A message from Resolve on the Availability of Infertility Treatments and COVID-19 Facts

Confused about how you can access infertility treatments during the COVID-19 Pandemic? Well, so were we, but we listened to the community, asked doctors in the field and looked at how states were treating medical care. The most frequent question was around clinic closures and how to communicate with your doctor or clinic.

How come clinics in some states are open and clinics in other states are closed?

State regulations are forcing many clinics to close. It has nothing to do with how the Governor views infertility as a disease or IVF as medically necessary but applies to most medical care in a particular state. Each state is different and how they define what is allowed to be open and what is not. For example, some states say that ambulatory surgical centers that are not performing emergency care must close; turns out some IVF practices are in fact ambulatory surgical centers, but some are not.

If your clinic is part of a hospital, they will have to adhere to what the hospital is allowing in terms of care as hospitals are deploying most of their resources to COVID-19 patients.

Some clinics are closed because the doctors and/or staff may have COVID-19 and do not want to pass it on to any patients.

Some clinics are closed because their staff may be concerned about contracting COVID-19 from their patients and want to be sure they have systems in place to protect everyone and safely treat patients in a COVID-19 environment.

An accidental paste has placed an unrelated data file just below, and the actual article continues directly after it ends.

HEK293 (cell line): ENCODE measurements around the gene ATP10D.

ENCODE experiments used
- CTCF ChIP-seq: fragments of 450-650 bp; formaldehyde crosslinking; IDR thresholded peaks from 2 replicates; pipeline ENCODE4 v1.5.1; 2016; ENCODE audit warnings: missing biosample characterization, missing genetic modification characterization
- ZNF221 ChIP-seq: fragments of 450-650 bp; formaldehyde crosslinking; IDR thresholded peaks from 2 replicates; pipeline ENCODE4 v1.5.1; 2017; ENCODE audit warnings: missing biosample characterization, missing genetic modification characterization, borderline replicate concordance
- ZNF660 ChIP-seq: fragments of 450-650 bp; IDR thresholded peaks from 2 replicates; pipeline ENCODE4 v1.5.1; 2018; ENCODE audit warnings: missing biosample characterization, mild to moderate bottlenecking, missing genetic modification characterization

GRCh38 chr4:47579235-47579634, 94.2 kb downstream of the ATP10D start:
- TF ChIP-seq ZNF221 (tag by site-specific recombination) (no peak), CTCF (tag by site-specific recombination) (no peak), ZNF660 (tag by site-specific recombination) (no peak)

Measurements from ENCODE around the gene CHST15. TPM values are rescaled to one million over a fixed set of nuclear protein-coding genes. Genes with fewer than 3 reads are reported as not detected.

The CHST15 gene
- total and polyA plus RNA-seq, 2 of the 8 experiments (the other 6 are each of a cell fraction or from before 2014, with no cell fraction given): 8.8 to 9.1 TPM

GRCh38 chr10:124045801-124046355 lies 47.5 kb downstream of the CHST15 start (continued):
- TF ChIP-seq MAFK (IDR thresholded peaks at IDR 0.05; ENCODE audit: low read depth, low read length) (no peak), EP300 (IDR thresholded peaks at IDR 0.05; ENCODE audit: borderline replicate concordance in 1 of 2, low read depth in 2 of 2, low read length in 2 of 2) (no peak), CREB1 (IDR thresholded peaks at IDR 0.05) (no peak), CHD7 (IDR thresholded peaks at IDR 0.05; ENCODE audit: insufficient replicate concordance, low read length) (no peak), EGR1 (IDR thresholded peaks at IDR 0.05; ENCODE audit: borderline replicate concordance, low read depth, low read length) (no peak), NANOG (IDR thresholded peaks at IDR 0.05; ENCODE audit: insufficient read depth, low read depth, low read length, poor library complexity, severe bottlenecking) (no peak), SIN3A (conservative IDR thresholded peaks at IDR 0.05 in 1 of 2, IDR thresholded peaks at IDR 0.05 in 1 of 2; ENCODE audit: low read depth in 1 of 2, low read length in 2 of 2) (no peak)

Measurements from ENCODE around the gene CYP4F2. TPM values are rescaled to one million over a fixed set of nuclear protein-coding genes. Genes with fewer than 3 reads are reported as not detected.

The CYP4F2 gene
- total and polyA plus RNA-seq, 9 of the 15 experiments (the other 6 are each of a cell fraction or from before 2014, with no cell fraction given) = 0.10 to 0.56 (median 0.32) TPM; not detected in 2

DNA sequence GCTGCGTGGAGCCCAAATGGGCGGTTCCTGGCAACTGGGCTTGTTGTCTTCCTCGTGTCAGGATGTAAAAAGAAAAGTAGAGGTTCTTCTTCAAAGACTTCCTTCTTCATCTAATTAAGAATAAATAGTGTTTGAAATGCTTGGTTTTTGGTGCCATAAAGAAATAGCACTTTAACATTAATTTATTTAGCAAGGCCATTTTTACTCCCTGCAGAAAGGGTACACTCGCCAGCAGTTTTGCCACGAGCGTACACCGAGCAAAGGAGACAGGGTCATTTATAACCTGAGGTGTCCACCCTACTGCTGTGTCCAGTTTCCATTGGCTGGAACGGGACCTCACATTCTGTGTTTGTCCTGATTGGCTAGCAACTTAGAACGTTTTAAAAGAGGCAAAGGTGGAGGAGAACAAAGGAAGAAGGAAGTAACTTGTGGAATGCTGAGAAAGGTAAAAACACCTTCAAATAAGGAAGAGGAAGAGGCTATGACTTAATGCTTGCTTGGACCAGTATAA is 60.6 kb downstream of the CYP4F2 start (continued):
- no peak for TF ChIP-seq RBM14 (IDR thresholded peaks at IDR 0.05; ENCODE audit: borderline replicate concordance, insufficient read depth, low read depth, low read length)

Some clinics are closed because they are in the midst of re-tooling their practice to safely serve patients in a COVID-19 environment.

What can I say, do, or ask when it comes to my doctor or IVF practice?

Ask your doctor for a telehealth appointment. Use that appointment to plan out your treatment plan.

Ask your doctor if your state has any regulations preventing them from caring for you.

Find out what medical procedures they are performing and if they can treat you.

If they are seeing patients for some procedures, ask them what criteria they are using and how your diagnosis fits within their criteria.

If they are NOT seeing any patients and the state does not have a regulation preventing them from seeing patients, ask them when they plan to re-open and how they will handle patients – most importantly you – when they open.

Remember, you are your own best advocate. You have a right to ask these questions and you have a right to discuss your care with your doctor.

Source: RESOLVE Org. https://resolve.org/

For more information on Pregnancy and Breastfeeding, visit the CDC website